Afghan Women Confront Human Rights Crisis
Posted on: Tuesday, May 26, 2009
To help shore up domestic support for its war in Afghanistan, the Bush Administration spoke often of the need to free Afghan women from the Taliban. Indeed, that regime robbed women of even a minimal degree of self-determination, violating basic rights to education, employment, healthcare, freedom of movement and freedom from violence.
After the Taliban was deposed by the US, women’s circumstances improved somewhat, mainly in the cities. Yet for the vast majority of Afghan women, US promises of freedom never materialized.
Many Afghan women are adamant that only they themselves can secure their rights and that human rights cannot be enforced by an occupying army. As activists, they face tremendous challenges, including an ongoing war and entrenched gender-based abuse that makes Afghanistan one of the most dangerous countries in the world to be a woman.
Here are some of the conditions that Afghan women confront everyday:
- Every 30 minutes, an Afghan woman dies during childbirth. Afghanistan suffers the second highest maternal mortality rate in the world, with every pregnant woman running a one in eight risk of dying from complications.
- The average woman’s life expectancy is 44 years. Among women of childbearing age, preventable complications from pregnancy and childbirth are the leading cause of death.
- Women’s right to access health care is violated by attitudes forbidding a woman to see a male doctor. The risk is compounded by the lack of trained female health workers. One man in southeastern Afghanistan explained how tradition took precedence over a woman’s life, saying, “I will not take my wife to a male doctor even if she dies.”
- Drought, high food prices and ongoing violence have caused food shortages and malnutrition, particularly for pregnant women. Nearly one quarter of breastfeeding women are malnourished.
- Eighty-seven percent of Afghan women have been denied the right to education and cannot read.
- Thirty percent of girls have access to education in Afghanistan. In rural areas, this number is as low at 1%.
- Girls who attend school face the threat of attackers who throw acid at female students.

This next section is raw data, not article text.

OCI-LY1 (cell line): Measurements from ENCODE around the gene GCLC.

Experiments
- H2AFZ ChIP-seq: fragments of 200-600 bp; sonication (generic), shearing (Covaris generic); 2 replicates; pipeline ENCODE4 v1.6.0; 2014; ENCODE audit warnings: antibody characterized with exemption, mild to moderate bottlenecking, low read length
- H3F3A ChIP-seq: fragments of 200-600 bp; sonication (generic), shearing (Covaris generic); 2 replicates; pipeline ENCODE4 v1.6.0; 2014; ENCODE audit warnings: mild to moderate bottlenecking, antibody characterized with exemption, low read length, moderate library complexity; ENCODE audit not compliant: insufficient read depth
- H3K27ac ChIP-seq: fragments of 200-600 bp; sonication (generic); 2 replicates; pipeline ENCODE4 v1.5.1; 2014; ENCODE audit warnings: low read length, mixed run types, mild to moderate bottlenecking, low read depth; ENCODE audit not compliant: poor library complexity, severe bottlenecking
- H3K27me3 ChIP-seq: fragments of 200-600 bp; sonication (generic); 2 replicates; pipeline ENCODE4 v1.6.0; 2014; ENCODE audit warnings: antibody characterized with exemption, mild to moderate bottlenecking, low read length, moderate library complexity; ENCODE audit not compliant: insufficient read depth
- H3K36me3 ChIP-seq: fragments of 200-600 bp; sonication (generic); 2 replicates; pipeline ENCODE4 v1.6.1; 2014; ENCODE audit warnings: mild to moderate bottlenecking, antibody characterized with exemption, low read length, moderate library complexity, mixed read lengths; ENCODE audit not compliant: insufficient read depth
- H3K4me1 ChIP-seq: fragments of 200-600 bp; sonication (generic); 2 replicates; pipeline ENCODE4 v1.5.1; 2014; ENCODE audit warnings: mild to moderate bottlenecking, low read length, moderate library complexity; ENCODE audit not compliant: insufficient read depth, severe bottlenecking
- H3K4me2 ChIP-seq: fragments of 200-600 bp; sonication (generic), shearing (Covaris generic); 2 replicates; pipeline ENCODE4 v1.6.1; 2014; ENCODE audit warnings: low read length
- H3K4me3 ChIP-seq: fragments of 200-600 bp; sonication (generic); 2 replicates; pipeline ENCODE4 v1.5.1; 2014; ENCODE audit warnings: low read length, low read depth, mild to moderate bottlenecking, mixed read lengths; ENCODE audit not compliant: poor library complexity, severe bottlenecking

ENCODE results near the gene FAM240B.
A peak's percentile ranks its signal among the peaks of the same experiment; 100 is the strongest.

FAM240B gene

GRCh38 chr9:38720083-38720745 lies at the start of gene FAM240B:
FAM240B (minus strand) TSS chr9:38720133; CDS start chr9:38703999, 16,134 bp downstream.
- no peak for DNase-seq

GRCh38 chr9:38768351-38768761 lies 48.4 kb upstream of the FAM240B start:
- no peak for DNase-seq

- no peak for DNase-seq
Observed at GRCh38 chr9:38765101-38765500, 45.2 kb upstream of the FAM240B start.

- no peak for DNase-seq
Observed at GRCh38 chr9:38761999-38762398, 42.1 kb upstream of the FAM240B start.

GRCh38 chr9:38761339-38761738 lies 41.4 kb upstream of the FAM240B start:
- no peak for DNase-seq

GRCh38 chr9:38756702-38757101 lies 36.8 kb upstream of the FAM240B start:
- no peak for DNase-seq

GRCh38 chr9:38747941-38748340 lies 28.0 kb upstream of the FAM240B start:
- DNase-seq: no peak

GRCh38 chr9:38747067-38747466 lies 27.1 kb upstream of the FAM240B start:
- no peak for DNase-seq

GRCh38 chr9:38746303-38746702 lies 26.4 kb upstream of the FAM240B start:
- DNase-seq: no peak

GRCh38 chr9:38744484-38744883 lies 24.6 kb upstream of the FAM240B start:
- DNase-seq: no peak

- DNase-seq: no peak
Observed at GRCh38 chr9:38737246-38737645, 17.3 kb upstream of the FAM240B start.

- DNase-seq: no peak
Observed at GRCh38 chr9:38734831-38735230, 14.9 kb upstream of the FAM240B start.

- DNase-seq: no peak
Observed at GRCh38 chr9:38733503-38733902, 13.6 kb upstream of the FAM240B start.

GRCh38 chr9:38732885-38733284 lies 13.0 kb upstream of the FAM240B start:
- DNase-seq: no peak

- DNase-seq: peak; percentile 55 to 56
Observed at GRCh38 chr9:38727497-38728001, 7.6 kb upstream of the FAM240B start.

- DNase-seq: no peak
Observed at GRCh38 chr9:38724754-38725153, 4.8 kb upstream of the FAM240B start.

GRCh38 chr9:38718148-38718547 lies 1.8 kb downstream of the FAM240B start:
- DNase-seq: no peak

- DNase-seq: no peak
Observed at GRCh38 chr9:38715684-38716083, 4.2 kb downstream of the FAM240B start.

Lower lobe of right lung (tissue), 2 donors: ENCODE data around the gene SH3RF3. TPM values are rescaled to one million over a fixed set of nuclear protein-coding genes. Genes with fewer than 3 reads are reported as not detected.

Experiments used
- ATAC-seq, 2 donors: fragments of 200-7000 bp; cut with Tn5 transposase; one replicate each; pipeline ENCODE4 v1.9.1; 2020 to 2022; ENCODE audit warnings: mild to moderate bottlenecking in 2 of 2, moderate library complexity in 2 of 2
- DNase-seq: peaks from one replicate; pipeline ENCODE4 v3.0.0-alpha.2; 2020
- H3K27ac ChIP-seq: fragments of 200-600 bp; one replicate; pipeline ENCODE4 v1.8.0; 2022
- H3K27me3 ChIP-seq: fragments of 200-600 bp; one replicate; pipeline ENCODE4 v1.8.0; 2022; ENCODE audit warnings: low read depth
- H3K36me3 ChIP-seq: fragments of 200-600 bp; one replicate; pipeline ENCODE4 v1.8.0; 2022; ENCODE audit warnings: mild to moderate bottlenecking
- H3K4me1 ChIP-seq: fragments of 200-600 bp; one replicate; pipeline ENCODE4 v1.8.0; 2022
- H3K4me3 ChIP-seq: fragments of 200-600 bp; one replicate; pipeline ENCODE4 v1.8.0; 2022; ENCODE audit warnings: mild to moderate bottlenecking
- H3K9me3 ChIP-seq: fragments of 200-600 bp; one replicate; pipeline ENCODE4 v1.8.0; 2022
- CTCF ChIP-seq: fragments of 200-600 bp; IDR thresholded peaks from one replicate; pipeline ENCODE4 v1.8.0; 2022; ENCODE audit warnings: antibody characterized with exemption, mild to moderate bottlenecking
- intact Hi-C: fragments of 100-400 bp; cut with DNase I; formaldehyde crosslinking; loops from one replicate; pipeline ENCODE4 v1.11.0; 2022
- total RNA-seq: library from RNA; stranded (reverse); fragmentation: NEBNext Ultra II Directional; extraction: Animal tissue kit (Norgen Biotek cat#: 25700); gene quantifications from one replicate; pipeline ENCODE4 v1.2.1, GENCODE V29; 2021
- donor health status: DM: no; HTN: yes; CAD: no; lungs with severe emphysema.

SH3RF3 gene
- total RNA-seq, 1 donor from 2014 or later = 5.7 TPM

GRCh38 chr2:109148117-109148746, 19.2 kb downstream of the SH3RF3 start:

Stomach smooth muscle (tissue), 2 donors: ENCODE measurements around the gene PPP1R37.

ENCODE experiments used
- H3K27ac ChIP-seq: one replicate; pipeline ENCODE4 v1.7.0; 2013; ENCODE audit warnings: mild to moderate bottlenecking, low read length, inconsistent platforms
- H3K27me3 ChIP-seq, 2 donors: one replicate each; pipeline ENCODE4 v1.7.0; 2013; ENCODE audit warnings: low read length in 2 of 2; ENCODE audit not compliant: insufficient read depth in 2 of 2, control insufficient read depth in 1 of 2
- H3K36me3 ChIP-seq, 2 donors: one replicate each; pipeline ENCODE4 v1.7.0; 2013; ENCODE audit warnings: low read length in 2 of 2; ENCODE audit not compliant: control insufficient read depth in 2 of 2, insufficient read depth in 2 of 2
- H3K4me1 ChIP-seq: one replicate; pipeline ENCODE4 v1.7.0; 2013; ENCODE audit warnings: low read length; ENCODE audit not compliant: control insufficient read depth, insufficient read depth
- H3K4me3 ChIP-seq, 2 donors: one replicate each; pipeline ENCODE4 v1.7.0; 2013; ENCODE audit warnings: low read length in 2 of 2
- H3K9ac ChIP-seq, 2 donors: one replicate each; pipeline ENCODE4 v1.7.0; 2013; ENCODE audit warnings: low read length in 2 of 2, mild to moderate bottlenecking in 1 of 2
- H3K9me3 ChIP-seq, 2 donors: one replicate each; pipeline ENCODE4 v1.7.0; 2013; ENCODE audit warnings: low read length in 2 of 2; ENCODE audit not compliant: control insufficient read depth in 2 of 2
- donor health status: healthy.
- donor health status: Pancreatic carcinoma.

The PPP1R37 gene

- Due to attacks by the Taliban, many schools are finding it increasingly difficult to operate. UNICEF has estimated that in four southern provinces, more than half of the 748 schools no longer provide any education at all.
Violence Against Women
- Some 95% of Afghan women face violence in the home. The judiciary system provides scant recourse for survivors of violence against women.
- Women who face domestic violence can be pushed to tragic extremes, and increasingly, women are turning to suicide through self-immolation. Afghanistan is the only country in the world where the suicide rate is higher among women than men.
- Seventy to eighty percent of Afghan women face forced marriages, and half of all girls are married before age 16. Widespread poverty perpetuates this abuse. For many poor families, marrying off a daughter may bring in urgently-needed money.
- Just this year, the Afghan parliament passed a new law, legalizing marital rape and imposing severe limits on women’s human rights. The law, which applies to the Shiite population, forbids women to refuse their husbands sex and requires a husband’s permission to leave the house, seek a job, attend school, or see the doctor. In April, Afghan women’s rights activists risked their lives to publicly protest this law. President Karzai later confessed that he had not read the full text of the law before signing it.
- Women’s freedom of movement, particularly in rural areas where the majority of the population lives, is still constrained by the threat of male violence. As one rural woman explained, “We couldn’t go out during the Taliban [rule]. Now we are free and we can go out, but we don't.”
- After the fall of Taliban, many women were able to return to work and take on political offices. In 2005, a quota system allowed women to occupy 27% of seats in the lower house of the new parliament. These women have faced harassment and death threats and even assassination. Women who became police officers, politicians, television hosts, and more have been killed by ultra-conservatives for exercising their most basic rights.